Beth Hautala

Children's Author

 

A Good Flaw is Hard to Find

I love reading. Every part of it. The smell of the pages. The look of black words against white paper. The way I am so easily and utterly lost in a well-written story. Reading might very well be my favorite thing. 

Well, that and eating, and my kids and my husband, and coffee, chocolate, and writing of course . . .

Anyway.

I picked up three new books this week. 

The Evolution of Calpurnia Tate, by Jacqueline Kelly (Newberry Honor, 2010)

Moon Over Manifest, by Clare Vandepool (2011 Newberry)

Five Flavors of Dumb, by Antony John

I only purchased these three books, though I had a PILE of great take-home options after a couple of hours browsing the stacks. And by pile I mean I almost-had-to-dig-my-way-out. But I decided on these three for very specific reasons, though, I didn't know it at the time. Sitting reflectively in front of the fireplace this afternoon has made me aware of them. I'll start at the bottom and work up:

Reason #3: These are timeless stories.

Edna O' Brien said it this way:

"I get very impatient about plays and books with induced political themes. They last at the most five, ten, fifteen years. Emily Dickinson poems are about solitude and the corridors of the mind. They last forever. I don’t know whether I will last or not last. All I know is that I want to write about something that has no fashion and that does not pander to any period or to a journalistic point of view. I want to write about something that would apply to any time because it’s a state of the soul."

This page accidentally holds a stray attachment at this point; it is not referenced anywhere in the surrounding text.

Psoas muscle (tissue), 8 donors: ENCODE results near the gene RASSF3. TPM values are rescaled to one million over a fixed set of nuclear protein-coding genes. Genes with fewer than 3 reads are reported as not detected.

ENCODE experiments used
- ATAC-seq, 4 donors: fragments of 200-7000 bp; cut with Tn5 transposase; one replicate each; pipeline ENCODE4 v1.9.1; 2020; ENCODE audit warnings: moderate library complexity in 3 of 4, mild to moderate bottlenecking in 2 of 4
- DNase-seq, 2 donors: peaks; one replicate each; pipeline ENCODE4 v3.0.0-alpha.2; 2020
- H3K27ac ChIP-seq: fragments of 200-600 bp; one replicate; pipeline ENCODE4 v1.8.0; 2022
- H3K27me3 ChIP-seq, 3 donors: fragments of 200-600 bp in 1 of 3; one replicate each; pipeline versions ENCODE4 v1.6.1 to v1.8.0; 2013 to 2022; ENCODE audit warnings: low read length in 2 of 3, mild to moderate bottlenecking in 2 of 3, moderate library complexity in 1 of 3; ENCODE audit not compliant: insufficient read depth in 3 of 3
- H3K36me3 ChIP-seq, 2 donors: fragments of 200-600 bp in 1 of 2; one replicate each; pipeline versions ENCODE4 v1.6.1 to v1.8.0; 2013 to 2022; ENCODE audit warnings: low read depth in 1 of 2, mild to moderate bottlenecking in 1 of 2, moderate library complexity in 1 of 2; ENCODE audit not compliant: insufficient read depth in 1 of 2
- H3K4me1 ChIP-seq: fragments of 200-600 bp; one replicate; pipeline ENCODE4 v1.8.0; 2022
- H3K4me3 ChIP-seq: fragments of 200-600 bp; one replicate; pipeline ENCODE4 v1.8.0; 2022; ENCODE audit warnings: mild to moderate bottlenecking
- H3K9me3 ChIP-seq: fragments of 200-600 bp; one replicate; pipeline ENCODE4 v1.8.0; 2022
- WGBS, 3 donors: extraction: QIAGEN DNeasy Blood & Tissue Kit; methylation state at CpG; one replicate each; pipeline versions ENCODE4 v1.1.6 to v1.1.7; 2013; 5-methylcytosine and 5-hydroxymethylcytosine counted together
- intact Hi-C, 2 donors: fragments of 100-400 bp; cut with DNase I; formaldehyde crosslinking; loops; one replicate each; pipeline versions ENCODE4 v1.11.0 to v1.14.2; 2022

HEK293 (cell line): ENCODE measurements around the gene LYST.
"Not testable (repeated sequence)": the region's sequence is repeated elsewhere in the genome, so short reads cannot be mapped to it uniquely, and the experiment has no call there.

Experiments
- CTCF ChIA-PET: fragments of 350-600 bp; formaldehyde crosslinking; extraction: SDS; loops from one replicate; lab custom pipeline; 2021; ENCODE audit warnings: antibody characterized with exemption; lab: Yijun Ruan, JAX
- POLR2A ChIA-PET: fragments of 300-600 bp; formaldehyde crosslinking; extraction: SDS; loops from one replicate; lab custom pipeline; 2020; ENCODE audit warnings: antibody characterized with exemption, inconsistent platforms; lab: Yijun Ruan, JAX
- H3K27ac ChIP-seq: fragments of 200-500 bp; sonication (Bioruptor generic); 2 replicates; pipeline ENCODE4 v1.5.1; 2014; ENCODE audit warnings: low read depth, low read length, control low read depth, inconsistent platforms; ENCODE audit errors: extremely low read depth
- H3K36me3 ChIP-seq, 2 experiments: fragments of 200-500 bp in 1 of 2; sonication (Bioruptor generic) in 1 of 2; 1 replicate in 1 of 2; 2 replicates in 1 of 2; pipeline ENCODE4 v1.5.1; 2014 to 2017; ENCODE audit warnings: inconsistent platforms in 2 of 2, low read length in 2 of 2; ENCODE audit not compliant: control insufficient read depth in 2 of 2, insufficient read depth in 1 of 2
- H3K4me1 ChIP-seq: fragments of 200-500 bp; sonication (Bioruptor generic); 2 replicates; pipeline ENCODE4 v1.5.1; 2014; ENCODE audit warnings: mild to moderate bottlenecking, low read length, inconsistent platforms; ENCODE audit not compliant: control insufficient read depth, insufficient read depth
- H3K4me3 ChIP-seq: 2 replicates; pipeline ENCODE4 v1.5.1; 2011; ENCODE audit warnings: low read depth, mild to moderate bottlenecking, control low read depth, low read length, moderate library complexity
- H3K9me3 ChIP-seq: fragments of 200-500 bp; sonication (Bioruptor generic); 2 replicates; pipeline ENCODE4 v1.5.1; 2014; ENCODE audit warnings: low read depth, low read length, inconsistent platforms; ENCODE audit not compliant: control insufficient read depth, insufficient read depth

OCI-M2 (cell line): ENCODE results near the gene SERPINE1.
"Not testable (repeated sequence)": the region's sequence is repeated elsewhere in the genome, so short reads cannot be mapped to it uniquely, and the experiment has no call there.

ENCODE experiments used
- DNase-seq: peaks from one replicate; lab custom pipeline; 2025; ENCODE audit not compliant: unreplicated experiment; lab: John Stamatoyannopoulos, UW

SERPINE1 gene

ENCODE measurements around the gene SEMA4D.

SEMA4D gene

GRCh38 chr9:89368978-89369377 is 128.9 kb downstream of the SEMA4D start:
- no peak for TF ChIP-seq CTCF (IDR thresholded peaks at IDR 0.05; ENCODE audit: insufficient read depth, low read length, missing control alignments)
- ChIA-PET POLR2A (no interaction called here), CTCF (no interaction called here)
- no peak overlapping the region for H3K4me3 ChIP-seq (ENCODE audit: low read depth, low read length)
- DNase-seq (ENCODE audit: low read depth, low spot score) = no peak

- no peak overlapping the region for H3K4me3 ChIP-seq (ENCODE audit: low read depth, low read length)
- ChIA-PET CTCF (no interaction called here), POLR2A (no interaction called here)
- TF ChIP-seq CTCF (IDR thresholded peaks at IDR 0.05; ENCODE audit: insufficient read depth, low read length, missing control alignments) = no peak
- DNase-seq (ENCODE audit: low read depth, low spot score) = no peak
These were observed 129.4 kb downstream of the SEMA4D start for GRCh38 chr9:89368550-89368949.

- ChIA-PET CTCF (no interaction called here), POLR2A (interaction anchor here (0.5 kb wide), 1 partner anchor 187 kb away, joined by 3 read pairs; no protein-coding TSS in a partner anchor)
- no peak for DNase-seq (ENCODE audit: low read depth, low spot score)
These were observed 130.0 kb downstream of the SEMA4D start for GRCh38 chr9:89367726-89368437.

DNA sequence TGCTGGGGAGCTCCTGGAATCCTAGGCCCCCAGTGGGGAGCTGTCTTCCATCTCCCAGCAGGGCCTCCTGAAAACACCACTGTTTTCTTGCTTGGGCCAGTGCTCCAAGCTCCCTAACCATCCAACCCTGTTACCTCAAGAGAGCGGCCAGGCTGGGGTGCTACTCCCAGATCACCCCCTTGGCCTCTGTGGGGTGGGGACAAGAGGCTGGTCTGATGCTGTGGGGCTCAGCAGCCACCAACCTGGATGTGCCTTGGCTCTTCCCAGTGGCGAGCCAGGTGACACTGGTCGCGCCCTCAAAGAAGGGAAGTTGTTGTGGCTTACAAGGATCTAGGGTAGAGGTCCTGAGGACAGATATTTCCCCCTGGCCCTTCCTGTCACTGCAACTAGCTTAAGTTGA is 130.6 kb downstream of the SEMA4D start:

Reason #2: The writing is superb. 

It's good. Beautiful. And the story is different from all the others out there because the authors knew how to handle words—all the twists of phrase, the dialogue, the prose. The first two books (The Evolution of Calpurnia Tate and Moon Over Manifest) are both written for a middle grade audience (7-12 year olds, though the stories are hardly limited to that interest level), while Five Flavors of Dumb is Young Adult. The intended audience, in my opinion, makes the blend of believable story and beautiful writing even more important than in adult fiction. Kids are perceptive. —More perceptive than adults most of the time. They know when their chains are being jerked. They know when a story is trying to "sell" something. They know when they are being "preached" at. No kid will read a book like that, and no adult should either—not in fiction at least. All three of these books will, and have-already, landed on shelves read, re-read, and dog-eared to perfection. Glory be.

Reason #1: The characters are flawed.

I mean that as highest praise. They are real, believable, and intensely human characters. And I love them all dearly.

As a reader, I love being entertained, I even like being educated, but I adore being swept up into the lives of new characters. There is nothing like being bewitched by their courage, charmed by their wit, frustrated by their poor choices, crushed over their losses, and delighted by their discoveries. 

My life is full. And that's not an exaggeration. —Full time Mom. Full time small business-owner. Full time writer. I get up at 5:30am and go to bed by 1am. I don't have time for perfect, flawless, unbelievable characters. My time is too precious to spend it wrapped up in their un-tainted lives. I need depth, and reality, and in small ways and great, flights toward glory. 

Why?

Because I need to believe other people, even fictional ones, live a life that resembles mine—messy, sometimes trite and petty, but always full of possibility. A good author knows, as  Joyce Carol Oates has said, "that writing is full of lives we might have led. A writer imagines what could have happened, not what really happened."  

And this includes all of those beautiful flaws.